The true birth of binge watching, pre-Netflix. And what you’ll do once Season 8 premieres.

Catch up on Portlandia’s best moments before the 8th season premieres January 18th on IFC.

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WTF Films

Artfully Off

Celebrity All-Star by Sisters Weekend is available now on IFC's Comedy Crib.

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Sisters Weekend isn’t like other comedy groups. It’s filmmaking collaboration between besties Angelo Balassone, Michael Fails and Kat Tadesco, self-described lace-front addicts with great legs who write, direct, design and produce video sketches and cinematic shorts that are so surreally hilarious that they defy categorization. One such short film, Celebrity All-Star, is the newest addition to IFC’s Comedy Crib. Here’s what they had to say about it in a very personal email interview…


IFC: How would you describe Celebrity All-Star to a fancy network executive you just met in an elevator?

Celebrity All-Star is a short film about an overworked reality TV coordinator struggling to save her one night off after the cast of C-List celebrities she wrangles gets locked out of their hotel rooms.

IFC: How would you describe Celebrity All-Star to a drunk friend of a friend you met in a bar?

Sisters Weekend: It’s this short we made for IFC where a talent coordinator named Karen babysits a bunch of weird c-list celebs who are stuck in a hotel bar. It’s everyone you hate from reality TV under one roof – and that roof leaks because it’s a 2-star hotel. There’s a magician, sexy cowboys, and a guy wearing a belt that sucks up his farts.


IFC: What was the genesis of Celebrity All-Star?

Celebrity All-Star was born from our love of embarrassing celebrities. We love a good c-lister in need of a paycheck! We were really interested in the canned politeness people give off when forced to mingle with strangers. The backstory we created is that the cast of this reality show called “Celebrity All-Star” is in the middle of a mandatory round of “get to know each other” drinks in the hotel bar when the room keys stop working. Shows like Celebrity Ghost Hunters and of course The Surreal Life were of inspo, but we thought it
was funny to keep it really vague what kind of show they’re on, and just focus on everyone’s diva antics after the cameras stop rolling.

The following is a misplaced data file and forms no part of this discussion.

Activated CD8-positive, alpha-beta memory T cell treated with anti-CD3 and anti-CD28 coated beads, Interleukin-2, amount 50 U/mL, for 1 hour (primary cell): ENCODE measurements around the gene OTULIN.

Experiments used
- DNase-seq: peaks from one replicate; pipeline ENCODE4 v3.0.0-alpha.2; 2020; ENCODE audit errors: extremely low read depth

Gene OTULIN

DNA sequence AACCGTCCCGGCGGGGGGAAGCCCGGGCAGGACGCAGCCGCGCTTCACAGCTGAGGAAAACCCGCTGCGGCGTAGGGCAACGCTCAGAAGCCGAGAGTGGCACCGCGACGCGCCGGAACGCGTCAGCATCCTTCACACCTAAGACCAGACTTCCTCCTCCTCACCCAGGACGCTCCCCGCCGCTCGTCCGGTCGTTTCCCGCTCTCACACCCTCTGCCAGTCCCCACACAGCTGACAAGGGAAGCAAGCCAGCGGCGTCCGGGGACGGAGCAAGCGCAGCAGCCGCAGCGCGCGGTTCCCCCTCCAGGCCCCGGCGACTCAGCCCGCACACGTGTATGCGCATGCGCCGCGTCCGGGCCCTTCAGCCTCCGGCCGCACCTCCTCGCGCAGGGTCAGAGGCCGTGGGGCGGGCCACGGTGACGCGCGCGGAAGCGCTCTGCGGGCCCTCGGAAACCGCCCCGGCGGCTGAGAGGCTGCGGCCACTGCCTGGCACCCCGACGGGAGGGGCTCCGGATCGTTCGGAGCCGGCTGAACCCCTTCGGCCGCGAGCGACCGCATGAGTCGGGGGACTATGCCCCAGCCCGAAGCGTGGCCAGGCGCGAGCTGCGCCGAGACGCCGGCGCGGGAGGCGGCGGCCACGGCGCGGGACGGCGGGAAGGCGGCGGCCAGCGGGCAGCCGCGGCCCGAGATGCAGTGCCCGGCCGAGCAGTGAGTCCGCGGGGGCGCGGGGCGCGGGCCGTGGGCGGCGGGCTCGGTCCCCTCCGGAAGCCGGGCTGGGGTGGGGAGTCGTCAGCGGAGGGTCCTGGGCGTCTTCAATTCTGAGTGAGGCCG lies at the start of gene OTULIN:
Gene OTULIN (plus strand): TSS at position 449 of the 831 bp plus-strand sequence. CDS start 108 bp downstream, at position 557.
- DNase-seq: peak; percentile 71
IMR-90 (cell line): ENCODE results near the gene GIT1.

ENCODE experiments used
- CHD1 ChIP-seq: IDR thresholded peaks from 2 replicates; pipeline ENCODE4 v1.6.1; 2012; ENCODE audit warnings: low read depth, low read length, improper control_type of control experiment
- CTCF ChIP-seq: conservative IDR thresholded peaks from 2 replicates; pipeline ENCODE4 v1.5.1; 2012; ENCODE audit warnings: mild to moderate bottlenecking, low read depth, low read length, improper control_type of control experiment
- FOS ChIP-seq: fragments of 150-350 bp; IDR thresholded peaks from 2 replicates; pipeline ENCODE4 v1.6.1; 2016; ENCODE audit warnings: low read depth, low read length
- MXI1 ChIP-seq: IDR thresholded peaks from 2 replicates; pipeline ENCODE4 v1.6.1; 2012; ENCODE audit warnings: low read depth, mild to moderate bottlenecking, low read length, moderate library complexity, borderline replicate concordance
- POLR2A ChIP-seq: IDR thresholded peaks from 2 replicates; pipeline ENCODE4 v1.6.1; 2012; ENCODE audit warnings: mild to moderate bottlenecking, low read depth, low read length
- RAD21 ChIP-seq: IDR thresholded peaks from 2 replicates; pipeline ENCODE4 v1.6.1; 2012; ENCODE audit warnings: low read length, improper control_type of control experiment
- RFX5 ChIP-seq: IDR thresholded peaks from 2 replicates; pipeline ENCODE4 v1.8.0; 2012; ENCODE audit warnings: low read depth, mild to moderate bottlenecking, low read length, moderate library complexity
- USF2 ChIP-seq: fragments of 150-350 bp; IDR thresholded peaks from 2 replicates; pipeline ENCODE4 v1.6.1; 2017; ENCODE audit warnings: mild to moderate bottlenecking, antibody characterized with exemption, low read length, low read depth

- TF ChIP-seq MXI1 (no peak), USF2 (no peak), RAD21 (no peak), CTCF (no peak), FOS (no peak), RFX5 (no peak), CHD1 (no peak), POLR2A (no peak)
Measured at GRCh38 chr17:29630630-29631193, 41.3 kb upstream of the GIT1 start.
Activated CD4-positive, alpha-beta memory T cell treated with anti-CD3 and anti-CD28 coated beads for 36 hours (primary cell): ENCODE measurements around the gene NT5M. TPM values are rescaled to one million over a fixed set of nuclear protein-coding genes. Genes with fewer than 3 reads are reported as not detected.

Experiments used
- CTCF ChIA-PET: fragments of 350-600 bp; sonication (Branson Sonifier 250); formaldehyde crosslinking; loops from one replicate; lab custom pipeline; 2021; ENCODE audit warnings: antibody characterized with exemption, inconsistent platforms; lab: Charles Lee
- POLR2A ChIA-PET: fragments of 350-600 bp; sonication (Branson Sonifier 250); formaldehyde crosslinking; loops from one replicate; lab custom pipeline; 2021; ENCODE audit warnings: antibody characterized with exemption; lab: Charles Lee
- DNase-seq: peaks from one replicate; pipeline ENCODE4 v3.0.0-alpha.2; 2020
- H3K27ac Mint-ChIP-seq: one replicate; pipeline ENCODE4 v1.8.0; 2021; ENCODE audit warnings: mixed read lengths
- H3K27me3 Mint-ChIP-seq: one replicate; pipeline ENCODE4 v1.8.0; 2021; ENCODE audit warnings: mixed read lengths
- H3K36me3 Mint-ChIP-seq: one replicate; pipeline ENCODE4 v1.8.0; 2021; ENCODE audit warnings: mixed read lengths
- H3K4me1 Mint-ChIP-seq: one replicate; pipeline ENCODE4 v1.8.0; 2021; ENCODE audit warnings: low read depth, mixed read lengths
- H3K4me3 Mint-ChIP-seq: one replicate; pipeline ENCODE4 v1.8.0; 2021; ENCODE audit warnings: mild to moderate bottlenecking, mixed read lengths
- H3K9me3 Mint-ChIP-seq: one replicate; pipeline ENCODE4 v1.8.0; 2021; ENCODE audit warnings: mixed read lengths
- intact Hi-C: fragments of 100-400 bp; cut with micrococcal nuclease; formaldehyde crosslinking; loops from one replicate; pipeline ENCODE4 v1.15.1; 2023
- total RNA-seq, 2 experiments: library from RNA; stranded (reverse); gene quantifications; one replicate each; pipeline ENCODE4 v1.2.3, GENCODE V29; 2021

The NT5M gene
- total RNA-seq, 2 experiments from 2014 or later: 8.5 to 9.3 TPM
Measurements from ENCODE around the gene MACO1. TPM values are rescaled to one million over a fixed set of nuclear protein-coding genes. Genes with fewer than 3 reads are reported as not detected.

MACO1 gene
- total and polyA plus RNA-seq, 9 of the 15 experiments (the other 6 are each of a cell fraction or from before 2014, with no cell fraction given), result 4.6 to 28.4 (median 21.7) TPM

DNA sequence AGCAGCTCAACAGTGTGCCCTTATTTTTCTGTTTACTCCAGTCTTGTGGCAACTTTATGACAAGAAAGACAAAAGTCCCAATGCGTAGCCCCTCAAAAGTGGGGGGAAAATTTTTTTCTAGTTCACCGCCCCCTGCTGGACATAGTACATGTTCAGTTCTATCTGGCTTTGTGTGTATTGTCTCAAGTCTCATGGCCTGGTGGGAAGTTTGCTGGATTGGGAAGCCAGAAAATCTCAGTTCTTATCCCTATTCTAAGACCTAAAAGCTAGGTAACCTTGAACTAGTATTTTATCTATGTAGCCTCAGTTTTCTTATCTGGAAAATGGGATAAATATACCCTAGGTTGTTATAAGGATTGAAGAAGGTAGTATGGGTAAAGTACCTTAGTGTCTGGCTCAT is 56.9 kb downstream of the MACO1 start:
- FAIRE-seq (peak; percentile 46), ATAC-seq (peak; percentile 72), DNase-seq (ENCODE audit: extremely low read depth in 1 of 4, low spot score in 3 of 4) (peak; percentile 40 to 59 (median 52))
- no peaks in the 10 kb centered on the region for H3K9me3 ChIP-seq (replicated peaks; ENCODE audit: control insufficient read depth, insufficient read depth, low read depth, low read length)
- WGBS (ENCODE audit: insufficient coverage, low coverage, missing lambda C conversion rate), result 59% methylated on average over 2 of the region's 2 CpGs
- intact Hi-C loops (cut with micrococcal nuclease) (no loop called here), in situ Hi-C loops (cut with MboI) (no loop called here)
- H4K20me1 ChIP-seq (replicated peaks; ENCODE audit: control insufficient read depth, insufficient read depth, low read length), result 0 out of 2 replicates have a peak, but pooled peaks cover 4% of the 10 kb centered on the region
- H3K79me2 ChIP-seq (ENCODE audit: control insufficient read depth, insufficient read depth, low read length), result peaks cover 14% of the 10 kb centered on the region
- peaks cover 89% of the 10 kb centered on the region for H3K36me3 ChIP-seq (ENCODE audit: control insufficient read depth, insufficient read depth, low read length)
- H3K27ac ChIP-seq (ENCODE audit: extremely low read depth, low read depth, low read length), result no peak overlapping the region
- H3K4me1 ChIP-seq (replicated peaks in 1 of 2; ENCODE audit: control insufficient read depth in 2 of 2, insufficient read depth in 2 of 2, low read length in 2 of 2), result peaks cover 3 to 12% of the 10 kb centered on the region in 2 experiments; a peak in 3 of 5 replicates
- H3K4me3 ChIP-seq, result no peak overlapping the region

IFC: Every celebrity in Celebrity All-Star seems familiar. What real-life pop personalities did you look to for inspiration?

Sisters Weekend: Anyone who is trying to plug their branded merch that no one asked for. We love low-rent celebrity. We did, however, directly reference Kylie Jenner’s turd-raison lip color for our fictional teen celebutante Gibby Kyle (played by Mary Houlihan).


IFC: Celebrity seems disgusting yet desirable. What’s your POV? Do you crave it, hate it, or both?

Sisters Weekend: A lot of people chase fame. If you’re practical, you’ll likely switch to chasing success and if you’re smart, you’ll hopefully switch to chasing happiness. But also, “We need money. We need hits. Hits bring money, money bring power, power bring fame, fame change the game,” Young Thug.


IFC: Who are your comedy idols?

Sisters Weekend: Mike grew up renting “Monty Python” tapes from the library and staying up late to watch 2000’s SNL, Kat was super into Andy Kaufman and “Kids In The Hall” in high school, and Angelo was heavily influenced by “Strangers With Candy” and Anna Faris in the Scary Movie franchise, so, our comedy heroes mesh from all over. But, also we idolize a lot of the people we work with in NY-  Lorelei Ramirez, Erin Markey, Mary Houlihan, who are all in the film, Amy Zimmer, Ana Fabrega, Patti Harrison, Sam Taggart. Geniuses! All of Em!

IFC: What’s your favorite moment from the film?

Sisters Weekend: I mean…seeing Mary Houlihan scream at an insane Pomeranian on an iPad is pretty great.

See Sisters Weekend right now on IFC’s Comedy Crib